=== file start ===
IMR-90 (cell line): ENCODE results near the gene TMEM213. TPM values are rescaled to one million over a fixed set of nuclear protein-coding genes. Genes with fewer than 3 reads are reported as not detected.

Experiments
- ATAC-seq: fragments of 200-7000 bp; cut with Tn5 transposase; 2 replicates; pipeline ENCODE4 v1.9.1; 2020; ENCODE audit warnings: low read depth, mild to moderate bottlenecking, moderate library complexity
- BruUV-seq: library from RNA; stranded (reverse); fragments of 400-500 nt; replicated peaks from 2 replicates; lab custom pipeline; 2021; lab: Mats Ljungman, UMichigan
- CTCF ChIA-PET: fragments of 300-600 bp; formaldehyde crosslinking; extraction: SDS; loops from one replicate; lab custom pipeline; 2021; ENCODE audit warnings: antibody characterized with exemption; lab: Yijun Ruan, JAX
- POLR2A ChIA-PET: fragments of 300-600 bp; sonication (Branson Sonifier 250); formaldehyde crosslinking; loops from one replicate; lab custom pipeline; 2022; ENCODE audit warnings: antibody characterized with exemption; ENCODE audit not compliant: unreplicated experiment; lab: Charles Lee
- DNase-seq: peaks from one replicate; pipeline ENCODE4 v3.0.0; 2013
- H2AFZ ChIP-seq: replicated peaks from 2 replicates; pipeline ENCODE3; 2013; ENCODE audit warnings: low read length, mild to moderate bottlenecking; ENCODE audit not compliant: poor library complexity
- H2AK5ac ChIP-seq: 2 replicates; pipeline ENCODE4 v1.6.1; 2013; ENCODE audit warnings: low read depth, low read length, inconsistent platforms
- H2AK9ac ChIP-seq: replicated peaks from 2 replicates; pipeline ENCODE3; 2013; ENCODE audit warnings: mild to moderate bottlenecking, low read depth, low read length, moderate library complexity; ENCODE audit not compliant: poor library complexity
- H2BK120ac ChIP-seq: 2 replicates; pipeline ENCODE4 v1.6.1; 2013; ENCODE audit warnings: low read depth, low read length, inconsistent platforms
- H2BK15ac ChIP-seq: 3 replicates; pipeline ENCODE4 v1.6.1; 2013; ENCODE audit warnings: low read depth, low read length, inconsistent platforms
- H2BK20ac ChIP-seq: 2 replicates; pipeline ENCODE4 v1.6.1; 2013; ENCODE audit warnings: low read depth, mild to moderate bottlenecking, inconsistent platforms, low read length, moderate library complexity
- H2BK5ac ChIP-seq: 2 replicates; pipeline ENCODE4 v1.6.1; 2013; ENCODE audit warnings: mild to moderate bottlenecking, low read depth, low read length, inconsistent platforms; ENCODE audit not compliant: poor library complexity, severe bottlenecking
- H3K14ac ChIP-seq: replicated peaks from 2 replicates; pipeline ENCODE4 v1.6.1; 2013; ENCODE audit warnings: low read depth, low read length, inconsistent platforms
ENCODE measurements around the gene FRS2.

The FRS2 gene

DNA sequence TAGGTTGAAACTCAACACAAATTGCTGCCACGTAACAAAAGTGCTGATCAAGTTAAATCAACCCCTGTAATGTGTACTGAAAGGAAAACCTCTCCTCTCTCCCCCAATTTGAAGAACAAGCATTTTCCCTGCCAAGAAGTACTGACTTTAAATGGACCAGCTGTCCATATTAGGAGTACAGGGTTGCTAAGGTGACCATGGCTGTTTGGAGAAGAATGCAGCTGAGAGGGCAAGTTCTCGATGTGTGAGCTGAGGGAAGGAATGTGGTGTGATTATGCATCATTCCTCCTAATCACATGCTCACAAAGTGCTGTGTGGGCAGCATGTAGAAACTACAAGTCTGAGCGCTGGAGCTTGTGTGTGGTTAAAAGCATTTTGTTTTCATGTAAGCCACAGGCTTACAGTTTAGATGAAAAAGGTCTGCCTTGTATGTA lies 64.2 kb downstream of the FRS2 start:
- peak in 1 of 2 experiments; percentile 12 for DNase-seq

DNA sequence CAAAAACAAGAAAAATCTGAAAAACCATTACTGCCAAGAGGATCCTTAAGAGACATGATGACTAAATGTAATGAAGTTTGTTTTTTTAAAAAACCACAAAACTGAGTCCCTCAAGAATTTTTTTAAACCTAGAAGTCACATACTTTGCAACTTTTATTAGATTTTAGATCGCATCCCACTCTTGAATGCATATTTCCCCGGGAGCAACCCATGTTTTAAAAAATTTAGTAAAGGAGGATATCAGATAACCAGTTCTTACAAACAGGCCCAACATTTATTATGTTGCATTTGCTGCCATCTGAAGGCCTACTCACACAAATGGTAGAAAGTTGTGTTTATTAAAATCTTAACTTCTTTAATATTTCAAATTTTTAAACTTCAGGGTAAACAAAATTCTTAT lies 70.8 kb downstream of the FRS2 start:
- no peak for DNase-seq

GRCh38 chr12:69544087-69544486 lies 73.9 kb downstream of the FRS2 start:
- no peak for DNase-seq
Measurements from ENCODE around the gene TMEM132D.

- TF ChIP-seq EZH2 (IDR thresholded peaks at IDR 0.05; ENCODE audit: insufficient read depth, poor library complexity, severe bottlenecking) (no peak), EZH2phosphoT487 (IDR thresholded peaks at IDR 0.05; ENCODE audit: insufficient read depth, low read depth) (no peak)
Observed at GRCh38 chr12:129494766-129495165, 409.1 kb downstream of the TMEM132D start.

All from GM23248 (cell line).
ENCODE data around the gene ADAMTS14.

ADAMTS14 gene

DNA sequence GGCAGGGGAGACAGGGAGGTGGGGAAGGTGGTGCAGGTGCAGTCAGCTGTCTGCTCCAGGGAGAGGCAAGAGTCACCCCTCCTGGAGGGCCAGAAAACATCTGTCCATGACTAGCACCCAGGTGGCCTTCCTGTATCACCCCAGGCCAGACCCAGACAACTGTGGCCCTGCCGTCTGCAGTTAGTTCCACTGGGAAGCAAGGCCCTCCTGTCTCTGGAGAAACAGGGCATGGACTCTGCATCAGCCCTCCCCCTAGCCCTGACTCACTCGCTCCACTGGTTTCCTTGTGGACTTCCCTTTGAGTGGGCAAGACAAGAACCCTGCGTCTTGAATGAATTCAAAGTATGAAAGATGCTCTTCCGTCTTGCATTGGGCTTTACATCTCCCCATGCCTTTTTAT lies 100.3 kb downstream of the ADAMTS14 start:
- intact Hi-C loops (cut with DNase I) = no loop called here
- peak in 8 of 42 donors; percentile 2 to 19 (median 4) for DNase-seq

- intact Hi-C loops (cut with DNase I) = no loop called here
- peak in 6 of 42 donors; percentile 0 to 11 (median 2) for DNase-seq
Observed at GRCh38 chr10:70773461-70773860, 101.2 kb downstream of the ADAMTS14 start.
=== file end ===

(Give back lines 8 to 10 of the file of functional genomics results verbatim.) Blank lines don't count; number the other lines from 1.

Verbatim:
- H2AFZ ChIP-seq: replicated peaks from 2 replicates; pipeline ENCODE3; 2013; ENCODE audit warnings: low read length, mild to moderate bottlenecking; ENCODE audit not compliant: poor library complexity
- H2AK5ac ChIP-seq: 2 replicates; pipeline ENCODE4 v1.6.1; 2013; ENCODE audit warnings: low read depth, low read length, inconsistent platforms
- H2AK9ac ChIP-seq: replicated peaks from 2 replicates; pipeline ENCODE3; 2013; ENCODE audit warnings: mild to moderate bottlenecking, low read depth, low read length, moderate library complexity; ENCODE audit not compliant: poor library complexity